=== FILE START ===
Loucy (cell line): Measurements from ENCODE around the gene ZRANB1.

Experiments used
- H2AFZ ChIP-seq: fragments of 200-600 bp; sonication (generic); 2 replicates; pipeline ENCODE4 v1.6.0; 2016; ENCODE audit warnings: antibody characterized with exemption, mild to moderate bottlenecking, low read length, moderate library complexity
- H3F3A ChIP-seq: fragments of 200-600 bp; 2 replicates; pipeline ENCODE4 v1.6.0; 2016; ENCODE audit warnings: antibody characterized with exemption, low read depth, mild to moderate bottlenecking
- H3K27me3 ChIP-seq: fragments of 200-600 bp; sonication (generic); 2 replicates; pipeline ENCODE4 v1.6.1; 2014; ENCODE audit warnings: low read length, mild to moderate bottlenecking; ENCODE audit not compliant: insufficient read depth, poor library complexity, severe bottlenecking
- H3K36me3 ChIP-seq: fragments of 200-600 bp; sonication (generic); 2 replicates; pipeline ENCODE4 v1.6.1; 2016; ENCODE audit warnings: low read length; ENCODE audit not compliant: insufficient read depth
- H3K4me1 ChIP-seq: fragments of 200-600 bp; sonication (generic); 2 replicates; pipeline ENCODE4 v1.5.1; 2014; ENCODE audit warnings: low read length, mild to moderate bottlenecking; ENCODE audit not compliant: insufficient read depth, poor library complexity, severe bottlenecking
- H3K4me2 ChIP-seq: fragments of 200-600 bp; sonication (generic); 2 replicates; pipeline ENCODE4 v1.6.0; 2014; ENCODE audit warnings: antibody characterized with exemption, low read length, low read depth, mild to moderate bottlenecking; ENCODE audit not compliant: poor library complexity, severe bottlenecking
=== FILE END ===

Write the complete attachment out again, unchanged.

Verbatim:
Loucy (cell line): Measurements from ENCODE around the gene ZRANB1.

Experiments used
- H2AFZ ChIP-seq: fragments of 200-600 bp; sonication (generic); 2 replicates; pipeline ENCODE4 v1.6.0; 2016; ENCODE audit warnings: antibody characterized with exemption, mild to moderate bottlenecking, low read length, moderate library complexity
- H3F3A ChIP-seq: fragments of 200-600 bp; 2 replicates; pipeline ENCODE4 v1.6.0; 2016; ENCODE audit warnings: antibody characterized with exemption, low read depth, mild to moderate bottlenecking
- H3K27me3 ChIP-seq: fragments of 200-600 bp; sonication (generic); 2 replicates; pipeline ENCODE4 v1.6.1; 2014; ENCODE audit warnings: low read length, mild to moderate bottlenecking; ENCODE audit not compliant: insufficient read depth, poor library complexity, severe bottlenecking
- H3K36me3 ChIP-seq: fragments of 200-600 bp; sonication (generic); 2 replicates; pipeline ENCODE4 v1.6.1; 2016; ENCODE audit warnings: low read length; ENCODE audit not compliant: insufficient read depth
- H3K4me1 ChIP-seq: fragments of 200-600 bp; sonication (generic); 2 replicates; pipeline ENCODE4 v1.5.1; 2014; ENCODE audit warnings: low read length, mild to moderate bottlenecking; ENCODE audit not compliant: insufficient read depth, poor library complexity, severe bottlenecking
- H3K4me2 ChIP-seq: fragments of 200-600 bp; sonication (generic); 2 replicates; pipeline ENCODE4 v1.6.0; 2014; ENCODE audit warnings: antibody characterized with exemption, low read length, low read depth, mild to moderate bottlenecking; ENCODE audit not compliant: poor library complexity, severe bottlenecking